Towards the middle of June, with the monsoon sweeping in over the city, the skies fill with clouds. It’s the last show of The Savages’ contract. The audience rumbles to it’s feet, eyes fill with tears. It’s been an amazing summer… for the boys, for Trincas, for everyone…

The Savages will go on to have a successful musical run, cutting several recordings with HMV and Polydor Records. Prabhakar will leave the band in 1973, sell his piano and his guitar, complete his schooling and become a successful advertising professional. He’ll take up music again, multiple times in fact! First loves are hard to leave behind.

For the rest of 1969 though, there’s a new act in town… a girl from Madras, wrapped in a Kanjivaram saree, who sings like a dream… The show at Trincas must of course go on!


This story is part of the Trincas Timeline Project - an exciting community-based memory project aimed at collecting stories, photos, and anecdotes going back almost a hundred years.

It aims to cover not just Trincas’ storied history, but also provide glimpses of ‘the Park Street Scene’ and Calcutta/Kolkata as it has evolved over the last century.

The project focuses on history, culture, music and food by connecting with patrons, musicians, celebrities and historians.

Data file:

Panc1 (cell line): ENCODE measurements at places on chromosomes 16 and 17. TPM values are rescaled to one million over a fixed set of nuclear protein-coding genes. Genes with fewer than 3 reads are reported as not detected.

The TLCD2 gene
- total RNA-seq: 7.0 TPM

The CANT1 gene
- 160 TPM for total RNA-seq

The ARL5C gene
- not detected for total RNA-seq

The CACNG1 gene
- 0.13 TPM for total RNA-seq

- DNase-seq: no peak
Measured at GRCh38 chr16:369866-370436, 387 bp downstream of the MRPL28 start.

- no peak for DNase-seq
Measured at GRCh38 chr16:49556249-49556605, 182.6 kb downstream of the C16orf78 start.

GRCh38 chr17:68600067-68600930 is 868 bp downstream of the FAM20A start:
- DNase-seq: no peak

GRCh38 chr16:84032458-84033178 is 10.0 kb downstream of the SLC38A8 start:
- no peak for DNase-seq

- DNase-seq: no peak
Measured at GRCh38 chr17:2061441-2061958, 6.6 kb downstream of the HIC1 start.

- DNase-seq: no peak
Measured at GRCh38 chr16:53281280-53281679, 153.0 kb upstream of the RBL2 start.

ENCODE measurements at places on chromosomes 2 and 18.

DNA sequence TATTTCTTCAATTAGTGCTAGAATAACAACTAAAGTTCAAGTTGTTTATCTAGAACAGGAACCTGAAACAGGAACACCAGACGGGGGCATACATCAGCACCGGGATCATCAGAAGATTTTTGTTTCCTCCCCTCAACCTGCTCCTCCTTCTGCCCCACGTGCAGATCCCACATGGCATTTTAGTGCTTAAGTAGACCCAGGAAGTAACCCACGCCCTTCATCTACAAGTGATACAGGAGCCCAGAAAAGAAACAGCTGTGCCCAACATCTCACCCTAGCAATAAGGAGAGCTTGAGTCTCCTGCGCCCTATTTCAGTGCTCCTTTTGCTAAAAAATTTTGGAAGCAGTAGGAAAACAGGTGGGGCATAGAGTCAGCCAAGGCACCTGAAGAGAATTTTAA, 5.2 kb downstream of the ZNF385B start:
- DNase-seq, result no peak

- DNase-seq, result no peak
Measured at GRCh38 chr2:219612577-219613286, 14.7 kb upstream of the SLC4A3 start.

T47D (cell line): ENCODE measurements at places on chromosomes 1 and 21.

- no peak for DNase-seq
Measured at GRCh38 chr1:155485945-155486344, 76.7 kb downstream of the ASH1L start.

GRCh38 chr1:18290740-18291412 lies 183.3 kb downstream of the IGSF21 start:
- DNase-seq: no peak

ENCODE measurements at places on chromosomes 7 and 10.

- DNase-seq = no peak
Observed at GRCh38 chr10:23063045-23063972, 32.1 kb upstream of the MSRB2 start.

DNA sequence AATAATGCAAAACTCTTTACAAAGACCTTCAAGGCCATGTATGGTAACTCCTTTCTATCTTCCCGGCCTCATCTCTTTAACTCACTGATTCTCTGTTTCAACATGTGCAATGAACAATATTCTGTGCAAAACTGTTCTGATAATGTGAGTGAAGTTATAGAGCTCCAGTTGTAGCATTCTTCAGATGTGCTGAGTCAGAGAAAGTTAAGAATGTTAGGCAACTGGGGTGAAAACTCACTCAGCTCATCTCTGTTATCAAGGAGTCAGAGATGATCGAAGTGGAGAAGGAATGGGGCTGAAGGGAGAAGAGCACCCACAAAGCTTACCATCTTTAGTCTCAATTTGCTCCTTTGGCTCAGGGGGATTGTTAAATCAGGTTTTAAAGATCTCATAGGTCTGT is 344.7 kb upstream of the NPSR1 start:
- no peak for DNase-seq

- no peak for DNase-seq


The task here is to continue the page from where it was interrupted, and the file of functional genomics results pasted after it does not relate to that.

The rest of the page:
Anecdotes, photos and interviews are converted into short blog posts documenting the personal connections that so many Calcuttans past and present have with this iconic institution.

The goal is to collect a living history of sorts under one virtual roof and create a cultural treasure-house for present and future generations.

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Oct 17, 2022

Hi. That's a Hi from an old Cal boy. The name is Jacob Kurian. Remembering the times I've had at Trincas with my friends, the dine-n-dance evenings, the Sunday Jam Sessions, the Hellions, the Trojans with Biddu Appaiah and Ken Nyanadikam, Eve and, of course, the iconic Usha Iyer. Then there was the Ron Ferns Band. I sang a few times with them on a few amateur singing competitions. One if the numbers was Elvis's I Gotta Know.

I was a student at St. Xavier's then. Was the black sheep of my family as my father , a conservative malayali, thought I'll end up as a night club singer and marry an Anglo Indian girl, both of which I hoped…


Feb 23, 2021

looking forward to more on the Calcutta of yore🙏